Have you ever been left seething at having paid for average food served in a below-average manner in a Barbie’s boudoir designed for Instagram likes? This was my experience of afternoon tea at sketch.
Every year, my friend RP and I take each other out for a surprise meal to celebrate our respective birthdays. Like Chiltern Firehouse, his 2016 effort, sketch had been on the periphery of my restaurant radar; hype turns me off. Unlike Chiltern Firehouse, the food consumed during our 2017 outing wasn’t good enough to take the sting out of the sloppy service.
So, what went wrong? Virtually everything. After giving our names on arrival, we were left hanging around like a bad smell. Instead of being shown to a waiting area while our table was being prepared, we were unceremoniously dumped. Unfortunately, FOH’s inability to communicate, among themselves and with us, got worse.
Good things don’t always come to those who wait, otherwise this would’ve been a very different story. We waited 20 minutes for water, waited for menus, waited for explanations/advice, waited to order. Apparently, a Tea Master jovially wheels her trolley around the room for diners to smell the samples before ordering. On our visit, they just put Baby in the corner.
Another glaring omission was the famous Caviar Man. Clad in a pale pink suit, bowler hat and white gloves, the website shows him serving caviar on a mother of pearl spoon from a silver tray to accompany the first course. Maybe it was his day off, or he’d escaped.
The waitress who waltzed over to take our order 10 minutes after we’d done so probably wished she was elsewhere, too. She stood in awkward silence for a few seconds during which time seemed to slow down to match the speed of their service.
If only the food had made us forgive and forget this unimpressive start. The ‘Egg and Soldiers’ – a 63° yolk in a Comté cheese mornay with thin Comté fingers – was clever, but lacked clout. We’d have been happier with a chunk of Comté instead. The three-tiered stand arrived, and of the sandwiches, only the St Brides coronation chicken had appealing flavours and textures. The tomato chutney and lettuce on pumpernickel bread disintegrated on first bite; the duck egg and watercress was dull and dry; the Scottish salmon and Jacob’s cream resembled the wrap/canapés thrown together by a Come Dine With Me contestant. Give me an M&S sandwich for a fraction of the cost.
Pastries were equally underwhelming, the best being the petit choux with raspberry cream. I doubt the kitchen intended to imitate Mr Whippy’s raspberry sauce, though. There was also a plum tart (pastry too thick) and a millefeuille-style chocolate caramel gateau (OK). We didn’t get to try the knotted Malabar marshmallows or blueberry cheesecake: when the waiter asked if he could clear the table for scones, we assumed he’d bring back a smaller plate with the remaining items. He didn’t.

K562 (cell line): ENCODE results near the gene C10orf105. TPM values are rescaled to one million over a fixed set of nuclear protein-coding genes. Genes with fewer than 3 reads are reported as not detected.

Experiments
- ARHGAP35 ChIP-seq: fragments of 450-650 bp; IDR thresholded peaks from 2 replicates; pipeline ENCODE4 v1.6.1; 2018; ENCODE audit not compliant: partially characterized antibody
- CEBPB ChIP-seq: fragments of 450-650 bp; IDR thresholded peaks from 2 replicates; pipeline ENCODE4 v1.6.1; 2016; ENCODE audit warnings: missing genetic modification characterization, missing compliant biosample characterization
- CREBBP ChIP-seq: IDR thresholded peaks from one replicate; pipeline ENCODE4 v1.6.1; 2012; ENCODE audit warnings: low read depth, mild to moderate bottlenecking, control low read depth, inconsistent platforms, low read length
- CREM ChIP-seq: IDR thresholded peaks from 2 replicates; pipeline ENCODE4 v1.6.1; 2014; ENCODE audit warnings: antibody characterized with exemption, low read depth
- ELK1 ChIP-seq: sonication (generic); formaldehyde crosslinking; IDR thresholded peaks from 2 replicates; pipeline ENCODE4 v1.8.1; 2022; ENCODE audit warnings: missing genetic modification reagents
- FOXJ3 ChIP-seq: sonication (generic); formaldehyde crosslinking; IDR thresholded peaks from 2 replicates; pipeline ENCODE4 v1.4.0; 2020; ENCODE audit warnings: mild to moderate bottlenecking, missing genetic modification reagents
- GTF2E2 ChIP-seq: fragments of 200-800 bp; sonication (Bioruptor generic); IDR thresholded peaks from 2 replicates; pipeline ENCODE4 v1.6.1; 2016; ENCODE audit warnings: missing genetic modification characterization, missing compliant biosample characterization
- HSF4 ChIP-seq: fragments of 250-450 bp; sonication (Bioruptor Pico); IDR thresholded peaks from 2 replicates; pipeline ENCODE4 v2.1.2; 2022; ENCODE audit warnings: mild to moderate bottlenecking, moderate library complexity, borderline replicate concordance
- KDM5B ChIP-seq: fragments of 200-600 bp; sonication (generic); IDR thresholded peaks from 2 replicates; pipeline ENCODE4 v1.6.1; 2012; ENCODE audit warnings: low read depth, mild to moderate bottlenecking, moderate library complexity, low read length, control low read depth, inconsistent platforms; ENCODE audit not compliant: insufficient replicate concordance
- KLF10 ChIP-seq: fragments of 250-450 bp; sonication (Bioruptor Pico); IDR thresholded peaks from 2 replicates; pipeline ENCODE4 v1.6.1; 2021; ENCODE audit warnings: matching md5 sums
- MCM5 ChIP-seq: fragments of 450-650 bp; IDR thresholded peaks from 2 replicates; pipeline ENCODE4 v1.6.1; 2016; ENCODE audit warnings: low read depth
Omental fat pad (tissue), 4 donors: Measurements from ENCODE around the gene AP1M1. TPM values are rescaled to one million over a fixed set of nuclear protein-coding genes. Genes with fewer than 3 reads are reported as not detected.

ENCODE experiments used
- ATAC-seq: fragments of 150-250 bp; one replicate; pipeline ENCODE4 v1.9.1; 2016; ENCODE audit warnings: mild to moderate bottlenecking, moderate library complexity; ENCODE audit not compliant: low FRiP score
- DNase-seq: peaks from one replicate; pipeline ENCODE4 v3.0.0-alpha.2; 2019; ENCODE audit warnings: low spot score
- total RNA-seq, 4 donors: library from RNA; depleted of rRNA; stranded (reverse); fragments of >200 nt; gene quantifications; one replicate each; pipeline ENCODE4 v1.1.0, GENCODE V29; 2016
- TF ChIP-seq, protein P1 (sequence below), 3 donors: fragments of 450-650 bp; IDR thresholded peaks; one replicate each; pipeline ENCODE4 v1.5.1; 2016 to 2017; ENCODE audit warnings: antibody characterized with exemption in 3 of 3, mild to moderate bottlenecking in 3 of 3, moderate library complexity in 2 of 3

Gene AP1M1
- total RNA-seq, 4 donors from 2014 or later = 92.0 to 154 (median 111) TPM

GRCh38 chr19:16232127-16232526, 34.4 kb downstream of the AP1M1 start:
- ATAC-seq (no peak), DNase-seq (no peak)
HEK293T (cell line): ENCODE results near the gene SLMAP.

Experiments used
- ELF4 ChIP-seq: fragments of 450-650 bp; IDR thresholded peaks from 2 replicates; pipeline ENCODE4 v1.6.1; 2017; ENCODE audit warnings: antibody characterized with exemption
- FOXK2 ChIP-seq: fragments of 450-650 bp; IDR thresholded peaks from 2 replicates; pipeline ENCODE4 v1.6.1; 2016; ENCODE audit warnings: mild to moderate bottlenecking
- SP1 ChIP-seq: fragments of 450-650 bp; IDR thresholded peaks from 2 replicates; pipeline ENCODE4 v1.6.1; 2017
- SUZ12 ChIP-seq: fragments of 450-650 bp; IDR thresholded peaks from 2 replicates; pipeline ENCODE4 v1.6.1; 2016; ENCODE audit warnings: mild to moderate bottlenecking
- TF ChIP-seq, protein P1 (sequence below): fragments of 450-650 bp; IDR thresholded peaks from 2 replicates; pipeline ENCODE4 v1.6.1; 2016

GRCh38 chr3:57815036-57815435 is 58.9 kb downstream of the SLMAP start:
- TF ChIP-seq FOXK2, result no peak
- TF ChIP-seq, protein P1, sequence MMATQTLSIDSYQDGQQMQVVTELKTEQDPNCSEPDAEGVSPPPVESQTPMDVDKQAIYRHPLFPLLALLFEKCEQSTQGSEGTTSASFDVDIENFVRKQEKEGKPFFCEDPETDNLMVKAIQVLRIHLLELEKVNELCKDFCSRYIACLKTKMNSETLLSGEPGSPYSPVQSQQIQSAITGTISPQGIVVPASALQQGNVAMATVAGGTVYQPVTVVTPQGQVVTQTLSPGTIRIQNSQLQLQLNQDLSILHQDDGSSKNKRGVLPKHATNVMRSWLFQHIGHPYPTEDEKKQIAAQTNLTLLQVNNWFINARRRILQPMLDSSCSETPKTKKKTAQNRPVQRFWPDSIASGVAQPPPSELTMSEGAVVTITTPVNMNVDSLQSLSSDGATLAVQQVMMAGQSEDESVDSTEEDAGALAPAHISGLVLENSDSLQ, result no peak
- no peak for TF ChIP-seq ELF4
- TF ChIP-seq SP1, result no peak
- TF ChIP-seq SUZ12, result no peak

By now, the scones were en route and so trumped the mediocre sweets. Warm, slightly soft and sultana-laden, these were the highlight of the lot. Fig and strawberry jams, practically poured onto clotted cream peaks, made us smile. Smiles became frowns as soon as we tried the Victoria sponge and pistachio cherry cake from the trolley; both dry, and even the huge layer of cream in the sponge couldn’t remedy this flaw.
We were still picking at the cake when the bill mysteriously materialised. The total was just as confusing: £317.50 for two. Fair play if we’d inhaled the entire bowl of caviar, but we know that didn’t happen. Our query was met with indifference, as was our request to remove the service charge. Correct bill printed and paid, we resisted the urge to tell people queuing to get in not to bother as we left.
And the toilets? The white pods and multi-coloured ceiling tiles are a star attraction for those who think taking selfies in a bathroom is normal behaviour. But even the average photo is an improvement on reality; the furniture looks worn and scuffed, particularly the pink velvet seating. According to the website, the room is “defined…by a touch of humour”, and the joke’s on you for being sucked in by the marketing machine.
We emailed sketch about these issues after our visit; they haven’t deigned to reply. If you want to enjoy afternoon tea somewhere worthy of your time and money, check out my favourites here.
Update (17/12/2017): sketch contacted me after this review went live stating that they hadn’t received our email, which I find rather hard to believe. We resent it and have been told that the CEO will be in touch shortly. We’re still waiting for a response.
Budget: £75 pp for Champagne Afternoon Tea (excluding 12.5% service charge).
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